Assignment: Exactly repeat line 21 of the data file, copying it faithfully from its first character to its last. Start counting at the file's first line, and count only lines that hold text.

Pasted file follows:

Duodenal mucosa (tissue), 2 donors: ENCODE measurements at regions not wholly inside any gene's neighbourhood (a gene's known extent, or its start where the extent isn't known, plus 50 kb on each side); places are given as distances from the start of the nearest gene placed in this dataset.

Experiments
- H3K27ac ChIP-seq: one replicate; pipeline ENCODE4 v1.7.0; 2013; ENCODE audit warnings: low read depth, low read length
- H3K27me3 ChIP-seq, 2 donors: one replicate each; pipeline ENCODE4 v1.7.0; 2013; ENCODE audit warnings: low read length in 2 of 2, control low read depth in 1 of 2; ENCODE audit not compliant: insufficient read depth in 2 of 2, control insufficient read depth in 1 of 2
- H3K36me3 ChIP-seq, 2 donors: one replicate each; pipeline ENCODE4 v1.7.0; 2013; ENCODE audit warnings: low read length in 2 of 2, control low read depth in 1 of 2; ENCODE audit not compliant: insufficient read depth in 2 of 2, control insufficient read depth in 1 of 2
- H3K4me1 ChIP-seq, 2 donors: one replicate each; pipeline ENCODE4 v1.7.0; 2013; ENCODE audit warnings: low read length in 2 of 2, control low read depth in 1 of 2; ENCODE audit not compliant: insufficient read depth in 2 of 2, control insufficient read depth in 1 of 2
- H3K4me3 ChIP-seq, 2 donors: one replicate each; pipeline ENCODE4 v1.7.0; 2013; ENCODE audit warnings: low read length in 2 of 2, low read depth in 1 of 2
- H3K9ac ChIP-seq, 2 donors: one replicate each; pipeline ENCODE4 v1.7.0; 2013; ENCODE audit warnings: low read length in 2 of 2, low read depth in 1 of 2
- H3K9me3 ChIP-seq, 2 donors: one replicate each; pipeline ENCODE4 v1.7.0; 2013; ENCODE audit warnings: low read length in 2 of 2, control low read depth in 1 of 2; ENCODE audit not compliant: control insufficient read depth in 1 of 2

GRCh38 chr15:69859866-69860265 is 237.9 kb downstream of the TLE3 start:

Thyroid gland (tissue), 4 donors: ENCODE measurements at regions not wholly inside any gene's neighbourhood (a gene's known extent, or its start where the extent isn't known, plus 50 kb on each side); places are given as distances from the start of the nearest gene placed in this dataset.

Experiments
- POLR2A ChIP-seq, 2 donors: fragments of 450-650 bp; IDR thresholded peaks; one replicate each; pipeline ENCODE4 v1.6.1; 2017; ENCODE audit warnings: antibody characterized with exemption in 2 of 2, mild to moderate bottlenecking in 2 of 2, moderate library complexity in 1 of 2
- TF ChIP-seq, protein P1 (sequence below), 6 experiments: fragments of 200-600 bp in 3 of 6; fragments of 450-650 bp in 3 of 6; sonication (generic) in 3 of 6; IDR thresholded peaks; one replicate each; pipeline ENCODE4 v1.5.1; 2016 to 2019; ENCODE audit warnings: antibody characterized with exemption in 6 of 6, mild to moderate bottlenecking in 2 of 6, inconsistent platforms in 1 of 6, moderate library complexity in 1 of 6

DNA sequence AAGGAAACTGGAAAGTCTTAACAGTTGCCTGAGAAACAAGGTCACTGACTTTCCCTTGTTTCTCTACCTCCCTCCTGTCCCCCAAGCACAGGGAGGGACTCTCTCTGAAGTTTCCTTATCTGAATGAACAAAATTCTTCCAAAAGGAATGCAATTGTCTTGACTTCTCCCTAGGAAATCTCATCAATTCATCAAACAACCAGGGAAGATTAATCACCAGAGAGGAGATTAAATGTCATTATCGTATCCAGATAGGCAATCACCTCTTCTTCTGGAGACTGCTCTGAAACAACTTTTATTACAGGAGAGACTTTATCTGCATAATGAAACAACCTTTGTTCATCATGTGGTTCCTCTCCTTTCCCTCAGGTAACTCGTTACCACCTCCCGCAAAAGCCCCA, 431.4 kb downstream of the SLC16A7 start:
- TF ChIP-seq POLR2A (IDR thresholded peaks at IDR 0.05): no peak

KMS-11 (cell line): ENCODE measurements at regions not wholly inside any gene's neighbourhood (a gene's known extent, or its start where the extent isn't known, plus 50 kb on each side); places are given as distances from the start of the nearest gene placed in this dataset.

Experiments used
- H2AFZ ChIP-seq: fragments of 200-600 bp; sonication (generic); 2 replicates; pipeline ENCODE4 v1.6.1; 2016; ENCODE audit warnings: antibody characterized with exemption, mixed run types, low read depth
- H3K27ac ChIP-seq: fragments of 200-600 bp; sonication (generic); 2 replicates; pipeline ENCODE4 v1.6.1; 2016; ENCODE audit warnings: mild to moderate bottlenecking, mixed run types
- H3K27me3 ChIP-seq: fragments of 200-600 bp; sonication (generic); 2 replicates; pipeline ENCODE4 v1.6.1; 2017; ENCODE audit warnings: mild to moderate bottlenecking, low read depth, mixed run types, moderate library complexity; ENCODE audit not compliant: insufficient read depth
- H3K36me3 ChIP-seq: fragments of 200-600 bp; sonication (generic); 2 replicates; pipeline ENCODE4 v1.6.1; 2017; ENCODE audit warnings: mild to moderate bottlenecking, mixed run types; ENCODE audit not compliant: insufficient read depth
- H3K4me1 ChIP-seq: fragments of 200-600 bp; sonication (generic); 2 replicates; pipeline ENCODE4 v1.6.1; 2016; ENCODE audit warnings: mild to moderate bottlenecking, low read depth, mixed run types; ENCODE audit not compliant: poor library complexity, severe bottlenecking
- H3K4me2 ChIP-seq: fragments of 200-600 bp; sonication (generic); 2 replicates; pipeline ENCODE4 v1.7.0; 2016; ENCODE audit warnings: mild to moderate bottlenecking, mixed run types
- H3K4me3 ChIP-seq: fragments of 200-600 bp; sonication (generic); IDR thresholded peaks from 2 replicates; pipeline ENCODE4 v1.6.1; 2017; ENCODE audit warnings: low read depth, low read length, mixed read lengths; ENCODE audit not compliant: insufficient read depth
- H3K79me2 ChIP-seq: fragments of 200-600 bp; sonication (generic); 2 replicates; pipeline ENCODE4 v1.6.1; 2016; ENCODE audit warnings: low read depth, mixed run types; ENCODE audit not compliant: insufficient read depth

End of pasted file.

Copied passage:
- H3K27me3 ChIP-seq: fragments of 200-600 bp; sonication (generic); 2 replicates; pipeline ENCODE4 v1.6.1; 2017; ENCODE audit warnings: mild to moderate bottlenecking, low read depth, mixed run types, moderate library complexity; ENCODE audit not compliant: insufficient read depth